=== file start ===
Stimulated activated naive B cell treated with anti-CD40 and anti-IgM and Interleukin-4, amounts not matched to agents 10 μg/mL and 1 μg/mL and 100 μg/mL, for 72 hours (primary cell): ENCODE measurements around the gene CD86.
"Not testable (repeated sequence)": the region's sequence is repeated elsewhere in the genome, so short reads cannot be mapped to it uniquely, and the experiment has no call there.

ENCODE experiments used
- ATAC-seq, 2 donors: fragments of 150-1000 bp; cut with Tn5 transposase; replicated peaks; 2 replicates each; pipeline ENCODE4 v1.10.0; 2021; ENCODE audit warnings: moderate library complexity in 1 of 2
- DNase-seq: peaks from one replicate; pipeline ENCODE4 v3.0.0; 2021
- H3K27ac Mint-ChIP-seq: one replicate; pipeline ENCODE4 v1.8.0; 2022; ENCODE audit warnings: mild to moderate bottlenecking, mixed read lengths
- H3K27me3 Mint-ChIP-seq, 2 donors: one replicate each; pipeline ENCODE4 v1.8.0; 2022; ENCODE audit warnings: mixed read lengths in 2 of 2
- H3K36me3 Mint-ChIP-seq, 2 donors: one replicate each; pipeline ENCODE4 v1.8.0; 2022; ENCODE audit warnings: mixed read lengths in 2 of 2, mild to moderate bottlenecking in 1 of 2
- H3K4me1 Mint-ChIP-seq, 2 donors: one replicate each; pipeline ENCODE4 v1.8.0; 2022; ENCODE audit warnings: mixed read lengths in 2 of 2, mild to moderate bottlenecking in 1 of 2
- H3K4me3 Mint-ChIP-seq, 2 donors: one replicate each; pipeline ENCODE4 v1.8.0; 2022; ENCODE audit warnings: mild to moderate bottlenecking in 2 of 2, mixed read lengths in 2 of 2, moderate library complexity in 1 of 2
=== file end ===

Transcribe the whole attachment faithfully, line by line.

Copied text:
Stimulated activated naive B cell treated with anti-CD40 and anti-IgM and Interleukin-4, amounts not matched to agents 10 μg/mL and 1 μg/mL and 100 μg/mL, for 72 hours (primary cell): ENCODE measurements around the gene CD86.
"Not testable (repeated sequence)": the region's sequence is repeated elsewhere in the genome, so short reads cannot be mapped to it uniquely, and the experiment has no call there.

ENCODE experiments used
- ATAC-seq, 2 donors: fragments of 150-1000 bp; cut with Tn5 transposase; replicated peaks; 2 replicates each; pipeline ENCODE4 v1.10.0; 2021; ENCODE audit warnings: moderate library complexity in 1 of 2
- DNase-seq: peaks from one replicate; pipeline ENCODE4 v3.0.0; 2021
- H3K27ac Mint-ChIP-seq: one replicate; pipeline ENCODE4 v1.8.0; 2022; ENCODE audit warnings: mild to moderate bottlenecking, mixed read lengths
- H3K27me3 Mint-ChIP-seq, 2 donors: one replicate each; pipeline ENCODE4 v1.8.0; 2022; ENCODE audit warnings: mixed read lengths in 2 of 2
- H3K36me3 Mint-ChIP-seq, 2 donors: one replicate each; pipeline ENCODE4 v1.8.0; 2022; ENCODE audit warnings: mixed read lengths in 2 of 2, mild to moderate bottlenecking in 1 of 2
- H3K4me1 Mint-ChIP-seq, 2 donors: one replicate each; pipeline ENCODE4 v1.8.0; 2022; ENCODE audit warnings: mixed read lengths in 2 of 2, mild to moderate bottlenecking in 1 of 2
- H3K4me3 Mint-ChIP-seq, 2 donors: one replicate each; pipeline ENCODE4 v1.8.0; 2022; ENCODE audit warnings: mild to moderate bottlenecking in 2 of 2, mixed read lengths in 2 of 2, moderate library complexity in 1 of 2